WHAT IS OBESITY
In simple terms obesity means having excess body fat. In medical terms obesity is classified as 20% above the recommended weight/height.
Being overweight/obese can cause serious damage to your health. A large number of illnesses are associated with excess weight. These include increased risk of:
- Heart Disease
- High Blood Pressure
- Cancer of the breast/colon
- Lower Back Pain
- Disturbed menstrual cycle
- Gallbladder Disease
- Complications at surgery (should you every require it)
Having that extra load to carry means you may feel tired often. You also may have difficulty getting from A to B. Bending over to pick up objects or tying your laces can be a very difficult and sometimes impossible task. In other words, simple day-to-day routine activity can be a problem in you life.
HOW CAN OBESITY AFFECT YOU PSYCHOLOGICALLY
For many people who have a weight problem, their main goal in life is to be thin. They have intense dislike of their bodies. Is this you? Whether it is or not, feeling of helplessness, selfworthlessness, low self-esteem and some times even self-hatred are common in people with weight problems.
Many overweight people tend to overeat for emotional reasons. Rather than face whatever issues are in their life, they bury their feelings in food. Food becomes “the emotional crutch”. Instead of solving the problems, it creates more, i.e. obesity.
Many people with weight problems have been on and off diets most of their lives. They experience a feeling of ‘high’ whilst on the diet and losing weight – “I have conquered it this time”. However, once off the diet, depression, guilt, and feelings of failure set in. Bingeing can occur due to either/or
A. Automatic response after strict dieting.
B. Comfort-eating as a response to feeling low.
So the vicious circle begins: weight fluctuates, mood level swings, and feeling of self-worthlessness.
HOW CAN OBESITY AFFECT YOU SOCIALLY?
Having a weight problem can seriously affect your social life. The reasons can be because of one or a combination of the following reasons:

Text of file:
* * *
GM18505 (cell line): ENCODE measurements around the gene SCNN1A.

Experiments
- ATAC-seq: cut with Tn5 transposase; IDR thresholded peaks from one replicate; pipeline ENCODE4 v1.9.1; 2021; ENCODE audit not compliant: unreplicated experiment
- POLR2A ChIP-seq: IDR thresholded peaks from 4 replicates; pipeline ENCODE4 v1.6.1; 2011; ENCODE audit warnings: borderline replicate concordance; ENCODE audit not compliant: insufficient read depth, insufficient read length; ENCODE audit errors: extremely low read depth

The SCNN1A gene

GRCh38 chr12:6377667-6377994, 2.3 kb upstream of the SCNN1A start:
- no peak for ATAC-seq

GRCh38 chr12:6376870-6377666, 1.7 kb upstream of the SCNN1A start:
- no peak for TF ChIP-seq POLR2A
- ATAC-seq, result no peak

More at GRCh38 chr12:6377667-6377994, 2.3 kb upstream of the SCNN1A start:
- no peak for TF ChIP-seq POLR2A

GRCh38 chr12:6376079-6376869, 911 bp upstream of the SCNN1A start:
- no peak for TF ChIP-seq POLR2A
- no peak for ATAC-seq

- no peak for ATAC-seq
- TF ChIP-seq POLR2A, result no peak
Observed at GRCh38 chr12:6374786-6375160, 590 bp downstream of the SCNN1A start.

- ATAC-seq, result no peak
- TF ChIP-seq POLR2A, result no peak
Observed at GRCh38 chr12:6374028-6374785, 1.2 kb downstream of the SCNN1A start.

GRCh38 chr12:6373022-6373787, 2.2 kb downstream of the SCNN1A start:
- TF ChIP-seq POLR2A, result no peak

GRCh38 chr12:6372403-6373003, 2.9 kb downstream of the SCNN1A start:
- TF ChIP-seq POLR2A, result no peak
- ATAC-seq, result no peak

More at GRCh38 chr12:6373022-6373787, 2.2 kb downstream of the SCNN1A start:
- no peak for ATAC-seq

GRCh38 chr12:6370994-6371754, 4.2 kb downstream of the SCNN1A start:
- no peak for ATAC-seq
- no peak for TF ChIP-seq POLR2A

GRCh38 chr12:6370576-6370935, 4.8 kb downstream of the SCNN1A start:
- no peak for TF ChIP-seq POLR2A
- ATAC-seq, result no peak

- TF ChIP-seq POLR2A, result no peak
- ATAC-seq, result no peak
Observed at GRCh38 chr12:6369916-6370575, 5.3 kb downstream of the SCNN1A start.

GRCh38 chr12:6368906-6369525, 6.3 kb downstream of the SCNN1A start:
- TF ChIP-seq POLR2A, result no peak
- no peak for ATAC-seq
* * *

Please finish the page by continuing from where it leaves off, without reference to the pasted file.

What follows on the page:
A: Physical exhaustion and lack of energy from the extra burden/weight.
B: Low self-esteem; you feel everyone is looking at you.
C: You keep putting off going out until you loose weight.
D: No clothes will fit you properly, and any clothes that do fit you are old fashioned.
E: You feel ugly.
Do you identify with what I am saying to you?
PERSON’S PERSONAL EXPERIENCE:
“I was always trying to control my weight, and was continually on a diet! I kept trying, but never got anywhere. I’d start every Monday, and if I was lucky it would last until Tuesday, evening, when I’d go out and buy four or five bars of chocolate. I’d hide them or keep them till I was alone, and savour them in guilty pleasure. “I succeeded four times in losing large amounts of weight. I looked and felt great then I’d slacken off my restrictions. I’d find I had put on a few pounds and I’d think what’s a few pounds. The next thing I’d know I was back on the merry–go-round, out of control with weight on again”.
“A really good friend on numerous occasions told me I could not lose weight alone. She said I needed help. She was right. I went for counselling. Now I realise how I concealed my true feelings behind my weight, so that eventually I hid what I was feeling, even from myself. Now I am slowly losing weight, and more importantly I am now learning to confront problems and feelings instead of avoiding/burying them. “I no longer feel under stress when asked out for a meal. I enjoy my food, because I know am in control of my food and not the latter in control of me. It’s great! But I know I could not have done it alone”.
Despite the poor results in the past, there is now more positive treatment available today. The longer you allow the weight problem linger the more difficult it is to treat. Please do not allow another day to pass. Look for help today. Remember, going on a diet will not help your problem.
First you need to adopt a healthy eating pattern with a reduced energy (calorie) intake and some people need counselling or psychotherapy to help identify and express feelings and also to help build up one’s self-esteem.
Dr. Gillian Moore-Groarke
Copyright © 2009